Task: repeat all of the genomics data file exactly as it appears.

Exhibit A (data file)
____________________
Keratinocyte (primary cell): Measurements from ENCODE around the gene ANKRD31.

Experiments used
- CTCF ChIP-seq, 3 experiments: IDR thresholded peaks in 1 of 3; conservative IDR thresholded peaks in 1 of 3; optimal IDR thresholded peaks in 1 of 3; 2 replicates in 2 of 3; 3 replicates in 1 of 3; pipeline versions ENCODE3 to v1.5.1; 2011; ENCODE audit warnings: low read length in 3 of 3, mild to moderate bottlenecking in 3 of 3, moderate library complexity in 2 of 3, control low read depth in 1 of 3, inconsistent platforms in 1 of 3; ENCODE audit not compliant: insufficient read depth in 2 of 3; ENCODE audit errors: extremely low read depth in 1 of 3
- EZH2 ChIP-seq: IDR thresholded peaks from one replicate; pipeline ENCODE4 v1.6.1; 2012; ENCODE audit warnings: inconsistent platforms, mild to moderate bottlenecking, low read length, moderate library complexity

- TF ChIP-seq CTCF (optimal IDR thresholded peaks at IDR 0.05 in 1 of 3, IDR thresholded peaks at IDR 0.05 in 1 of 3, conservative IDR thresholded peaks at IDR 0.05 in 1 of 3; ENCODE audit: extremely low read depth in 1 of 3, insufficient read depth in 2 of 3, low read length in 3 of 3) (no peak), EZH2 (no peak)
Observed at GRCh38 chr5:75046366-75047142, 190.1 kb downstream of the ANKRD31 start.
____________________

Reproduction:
Keratinocyte (primary cell): Measurements from ENCODE around the gene ANKRD31.

Experiments used
- CTCF ChIP-seq, 3 experiments: IDR thresholded peaks in 1 of 3; conservative IDR thresholded peaks in 1 of 3; optimal IDR thresholded peaks in 1 of 3; 2 replicates in 2 of 3; 3 replicates in 1 of 3; pipeline versions ENCODE3 to v1.5.1; 2011; ENCODE audit warnings: low read length in 3 of 3, mild to moderate bottlenecking in 3 of 3, moderate library complexity in 2 of 3, control low read depth in 1 of 3, inconsistent platforms in 1 of 3; ENCODE audit not compliant: insufficient read depth in 2 of 3; ENCODE audit errors: extremely low read depth in 1 of 3
- EZH2 ChIP-seq: IDR thresholded peaks from one replicate; pipeline ENCODE4 v1.6.1; 2012; ENCODE audit warnings: inconsistent platforms, mild to moderate bottlenecking, low read length, moderate library complexity

- TF ChIP-seq CTCF (optimal IDR thresholded peaks at IDR 0.05 in 1 of 3, IDR thresholded peaks at IDR 0.05 in 1 of 3, conservative IDR thresholded peaks at IDR 0.05 in 1 of 3; ENCODE audit: extremely low read depth in 1 of 3, insufficient read depth in 2 of 3, low read length in 3 of 3) (no peak), EZH2 (no peak)
Observed at GRCh38 chr5:75046366-75047142, 190.1 kb downstream of the ANKRD31 start.